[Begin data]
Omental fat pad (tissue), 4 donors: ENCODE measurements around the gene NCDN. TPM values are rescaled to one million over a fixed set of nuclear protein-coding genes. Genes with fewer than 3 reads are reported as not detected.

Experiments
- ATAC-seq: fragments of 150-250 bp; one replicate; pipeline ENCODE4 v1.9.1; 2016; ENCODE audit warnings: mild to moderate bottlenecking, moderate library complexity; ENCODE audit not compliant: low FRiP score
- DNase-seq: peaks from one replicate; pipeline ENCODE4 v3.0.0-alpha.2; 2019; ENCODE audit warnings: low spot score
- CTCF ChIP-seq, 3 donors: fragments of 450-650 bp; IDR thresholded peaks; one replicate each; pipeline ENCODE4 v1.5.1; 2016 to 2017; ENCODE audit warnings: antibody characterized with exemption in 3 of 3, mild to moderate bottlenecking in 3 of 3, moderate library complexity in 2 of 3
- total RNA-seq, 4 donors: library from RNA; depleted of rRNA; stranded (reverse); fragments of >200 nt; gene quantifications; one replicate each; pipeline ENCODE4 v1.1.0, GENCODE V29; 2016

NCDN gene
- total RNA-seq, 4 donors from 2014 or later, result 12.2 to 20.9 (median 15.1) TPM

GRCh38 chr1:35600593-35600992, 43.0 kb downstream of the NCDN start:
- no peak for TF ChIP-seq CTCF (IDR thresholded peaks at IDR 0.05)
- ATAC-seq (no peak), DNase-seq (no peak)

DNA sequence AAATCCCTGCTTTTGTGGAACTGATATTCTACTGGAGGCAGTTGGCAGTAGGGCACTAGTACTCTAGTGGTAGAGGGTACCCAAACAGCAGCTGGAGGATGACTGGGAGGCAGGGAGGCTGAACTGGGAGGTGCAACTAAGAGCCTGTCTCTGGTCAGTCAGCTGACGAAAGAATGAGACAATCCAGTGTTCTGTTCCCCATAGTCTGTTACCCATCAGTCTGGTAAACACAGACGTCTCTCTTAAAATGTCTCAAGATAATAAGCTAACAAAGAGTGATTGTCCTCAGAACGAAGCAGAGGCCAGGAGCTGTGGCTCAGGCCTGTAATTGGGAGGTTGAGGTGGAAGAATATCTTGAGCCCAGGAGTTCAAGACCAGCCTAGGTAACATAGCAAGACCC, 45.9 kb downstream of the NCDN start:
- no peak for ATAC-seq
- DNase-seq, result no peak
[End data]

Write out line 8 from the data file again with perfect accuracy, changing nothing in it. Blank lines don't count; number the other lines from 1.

- total RNA-seq, 4 donors from 2014 or later, result 12.2 to 20.9 (median 15.1) TPM